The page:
Prepare for the Cloud: New Rules for Selecting Your ERP
The old way of selecting an ERP System is no longer relevant
Just as a cloud transformation requires changing the way your institution does business, identifying the right cloud platform requires changing the way your institution selects technology.
In the past, when institutions selected on-premise systems and applications, they defined requirements and then underwent a very detailed, tactical selection process. It wasn’t unusual for a selection team to spend months evaluating thousands of different requirements to compare the capabilities of competing applications. This approach was necessitated by the intractable nature of on-premise systems whose protracted upgrade cycles made it unlikely new features would be added for multiple years.
The cloud has dramatically altered that model. In a cloud-based environment, features and functions are updated continuously and deployed multiple times a year. This continuous improvement drives a new focus, away from detailed feature/function bake-offs to more strategic evaluation criteria. If your institution applies the old technology selection model to cloud systems, chances are good that the version you go live will be substantially different from the one you spent weeks vetting.
So, is it even possible to evaluate a system that’s constantly changing? The answer is yes. But the paradigm has shifted.
In the new selection model, it is necessary to accept the basic functionality of the new cloud-based ERPs as a given. For example, does the team really need to see a basic AP voucher or GL Journal scenario? New cloud-based systems are in active, daily use across many industries, including higher education and healthcare. It has become a matter of course that they will provide the full complement of necessary features and functions for mission-based organizations.
"It is more important to assess if these systems can meet the specific and sometimes unique business needs of your institution."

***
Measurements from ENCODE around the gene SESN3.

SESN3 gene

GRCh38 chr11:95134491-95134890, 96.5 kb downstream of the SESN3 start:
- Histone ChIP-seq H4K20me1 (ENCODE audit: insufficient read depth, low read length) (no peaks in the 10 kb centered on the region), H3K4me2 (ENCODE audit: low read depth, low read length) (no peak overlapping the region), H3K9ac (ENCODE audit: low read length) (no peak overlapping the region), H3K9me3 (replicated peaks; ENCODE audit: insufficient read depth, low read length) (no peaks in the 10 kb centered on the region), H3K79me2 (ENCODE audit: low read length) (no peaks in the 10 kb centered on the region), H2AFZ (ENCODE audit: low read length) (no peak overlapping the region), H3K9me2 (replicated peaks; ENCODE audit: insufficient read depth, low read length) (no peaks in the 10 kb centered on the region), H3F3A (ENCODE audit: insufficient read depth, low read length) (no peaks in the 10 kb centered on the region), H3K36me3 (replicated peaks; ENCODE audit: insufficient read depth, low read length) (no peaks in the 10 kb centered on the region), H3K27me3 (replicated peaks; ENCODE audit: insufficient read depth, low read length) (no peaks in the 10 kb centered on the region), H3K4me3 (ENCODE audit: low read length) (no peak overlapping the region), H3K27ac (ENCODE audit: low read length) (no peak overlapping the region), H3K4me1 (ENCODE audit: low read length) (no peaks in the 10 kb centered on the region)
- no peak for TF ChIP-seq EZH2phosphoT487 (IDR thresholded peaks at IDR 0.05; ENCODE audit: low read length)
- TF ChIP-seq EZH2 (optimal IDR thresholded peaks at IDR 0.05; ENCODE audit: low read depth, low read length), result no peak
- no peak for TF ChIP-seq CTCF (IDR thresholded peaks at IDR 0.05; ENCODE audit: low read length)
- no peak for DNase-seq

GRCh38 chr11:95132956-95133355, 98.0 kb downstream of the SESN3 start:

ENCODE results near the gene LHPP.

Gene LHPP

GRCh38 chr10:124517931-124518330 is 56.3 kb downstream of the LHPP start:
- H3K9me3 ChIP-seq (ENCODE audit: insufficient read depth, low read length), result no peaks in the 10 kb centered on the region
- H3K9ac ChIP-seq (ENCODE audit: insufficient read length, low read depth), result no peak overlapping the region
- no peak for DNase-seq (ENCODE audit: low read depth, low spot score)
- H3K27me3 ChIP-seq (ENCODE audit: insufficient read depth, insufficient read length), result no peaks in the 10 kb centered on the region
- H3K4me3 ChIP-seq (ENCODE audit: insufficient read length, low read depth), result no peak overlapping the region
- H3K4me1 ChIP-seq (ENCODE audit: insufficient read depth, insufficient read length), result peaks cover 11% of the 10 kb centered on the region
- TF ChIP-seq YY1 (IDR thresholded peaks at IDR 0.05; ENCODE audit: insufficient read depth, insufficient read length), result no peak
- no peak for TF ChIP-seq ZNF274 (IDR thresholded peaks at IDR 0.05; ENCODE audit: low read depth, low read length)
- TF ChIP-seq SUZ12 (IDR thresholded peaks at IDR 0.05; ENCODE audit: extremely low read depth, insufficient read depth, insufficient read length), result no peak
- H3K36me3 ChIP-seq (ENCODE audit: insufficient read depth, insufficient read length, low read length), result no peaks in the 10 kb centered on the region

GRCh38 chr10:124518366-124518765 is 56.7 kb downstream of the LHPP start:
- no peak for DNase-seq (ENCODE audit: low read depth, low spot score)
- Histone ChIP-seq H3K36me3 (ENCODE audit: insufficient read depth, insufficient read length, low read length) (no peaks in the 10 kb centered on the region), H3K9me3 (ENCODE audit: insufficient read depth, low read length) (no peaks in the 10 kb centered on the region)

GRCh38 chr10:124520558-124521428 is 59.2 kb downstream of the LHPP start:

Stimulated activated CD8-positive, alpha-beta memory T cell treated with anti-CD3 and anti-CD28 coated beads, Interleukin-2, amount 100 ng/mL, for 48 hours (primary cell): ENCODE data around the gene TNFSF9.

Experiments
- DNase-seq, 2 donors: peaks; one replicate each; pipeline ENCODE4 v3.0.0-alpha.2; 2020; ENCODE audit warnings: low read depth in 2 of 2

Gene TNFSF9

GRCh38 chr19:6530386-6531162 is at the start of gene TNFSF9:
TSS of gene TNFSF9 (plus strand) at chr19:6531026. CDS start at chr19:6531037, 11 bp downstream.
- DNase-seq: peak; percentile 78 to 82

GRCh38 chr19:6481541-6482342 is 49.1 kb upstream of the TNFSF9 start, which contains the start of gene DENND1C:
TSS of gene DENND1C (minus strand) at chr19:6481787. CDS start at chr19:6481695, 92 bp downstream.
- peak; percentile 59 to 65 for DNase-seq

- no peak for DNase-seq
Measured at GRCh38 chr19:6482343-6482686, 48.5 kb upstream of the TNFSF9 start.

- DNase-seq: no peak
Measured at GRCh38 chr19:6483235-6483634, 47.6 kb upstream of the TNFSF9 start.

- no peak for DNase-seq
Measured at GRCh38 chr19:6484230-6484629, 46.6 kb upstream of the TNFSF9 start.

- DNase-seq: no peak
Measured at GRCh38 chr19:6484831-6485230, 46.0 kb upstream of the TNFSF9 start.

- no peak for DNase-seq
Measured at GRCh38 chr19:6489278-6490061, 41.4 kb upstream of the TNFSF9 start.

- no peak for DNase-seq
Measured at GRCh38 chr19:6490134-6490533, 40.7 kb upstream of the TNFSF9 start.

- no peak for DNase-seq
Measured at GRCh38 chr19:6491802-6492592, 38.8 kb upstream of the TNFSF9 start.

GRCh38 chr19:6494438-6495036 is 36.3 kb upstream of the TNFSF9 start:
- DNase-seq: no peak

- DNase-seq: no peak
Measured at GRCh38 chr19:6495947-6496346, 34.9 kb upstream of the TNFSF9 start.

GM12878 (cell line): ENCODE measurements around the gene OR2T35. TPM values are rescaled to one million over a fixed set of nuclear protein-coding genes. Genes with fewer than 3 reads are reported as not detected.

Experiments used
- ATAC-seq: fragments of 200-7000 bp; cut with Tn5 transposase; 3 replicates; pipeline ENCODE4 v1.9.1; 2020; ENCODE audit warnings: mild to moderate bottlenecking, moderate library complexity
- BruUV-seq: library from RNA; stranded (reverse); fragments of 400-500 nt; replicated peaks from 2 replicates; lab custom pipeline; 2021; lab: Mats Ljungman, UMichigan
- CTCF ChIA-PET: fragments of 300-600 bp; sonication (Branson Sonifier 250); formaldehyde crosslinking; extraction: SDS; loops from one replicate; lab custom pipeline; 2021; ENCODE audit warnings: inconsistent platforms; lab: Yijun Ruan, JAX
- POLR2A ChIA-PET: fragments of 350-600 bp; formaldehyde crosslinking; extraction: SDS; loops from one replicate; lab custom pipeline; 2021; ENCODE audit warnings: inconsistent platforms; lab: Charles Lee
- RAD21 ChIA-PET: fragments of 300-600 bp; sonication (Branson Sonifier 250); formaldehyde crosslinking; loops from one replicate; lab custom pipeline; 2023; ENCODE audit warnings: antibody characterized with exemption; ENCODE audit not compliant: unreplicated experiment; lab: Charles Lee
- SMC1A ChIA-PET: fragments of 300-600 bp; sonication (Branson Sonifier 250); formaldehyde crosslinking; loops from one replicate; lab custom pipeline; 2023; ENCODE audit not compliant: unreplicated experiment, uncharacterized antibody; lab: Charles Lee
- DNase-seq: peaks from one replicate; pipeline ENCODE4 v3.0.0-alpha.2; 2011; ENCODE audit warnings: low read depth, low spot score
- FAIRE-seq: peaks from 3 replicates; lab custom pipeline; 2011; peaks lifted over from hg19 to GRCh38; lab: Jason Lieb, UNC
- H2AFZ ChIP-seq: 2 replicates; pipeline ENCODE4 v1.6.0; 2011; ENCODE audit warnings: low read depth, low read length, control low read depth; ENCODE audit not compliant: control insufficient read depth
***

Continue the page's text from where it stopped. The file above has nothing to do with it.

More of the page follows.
Instead of evaluating basic functionality and common use cases, it is more important to assess if these systems can meet the specific and sometimes unique business needs of your institution, now and into the future. A vital early step is to bring together all of your stakeholders and develop a list of 10-15 specific business processes that are critical to your institution. For example, in the old model, you might ask each vendor how they run payroll. In the new world, you should ask how critical roles on your campus — such as union staff, student employees and faculty — are paid and how the payroll cost transfers are processed and properly reflected in the financial system.
Evaluating critical and institution-specific business processes enables you to make sure that the cloud vendor can meet your needs. It also has the added benefit of kick-starting the change management process, as stakeholders can see how processes that are essential to their jobs will work in this new environment.
In addition to key processes, it’s also important to evaluate your relationship with the software vendor, because the cloud has changed this dynamic dramatically.
Traditionally, clients would purchase a license, download software and be off and running on their own. Rather than a solo flight, however, the new paradigm renders the entire process a team sport, with participants committed to each other and their collective success.
With the cloud, vendor and client are mutually dependent. It’s important for your team to understand how cloud vendors will support them now and in the future. As a prospective client, you’ll want to know who on the vendor team will be responsible for your success. Will a client success manager be assigned? How can you be an important part of their community? How can you influence releases? The vendor whose system you select will become a key member of your team. Will it be a suitable cultural fit?
It’s equally important to understand the product roadmap and the vendor’s history in delivering promised features and functions. Is the vendor invested in your industry and your organization? If their product doesn’t completely meet the needs of your institution, will they plan future enhancements to meet your particular needs? And do they have a history of delivering on-time?
There are many questions to be asked when evaluating ERP cloud systems and providers. With so much riding on such a significant investment, the answers can mean the difference between success and failure.
At Huron, we understand that the process of selecting a cloud-based ERP system will create a services partnership that will be active, vital and tightly knit from the outset — and for years to come. That’s why it’s so important to choose wisely.Contact Us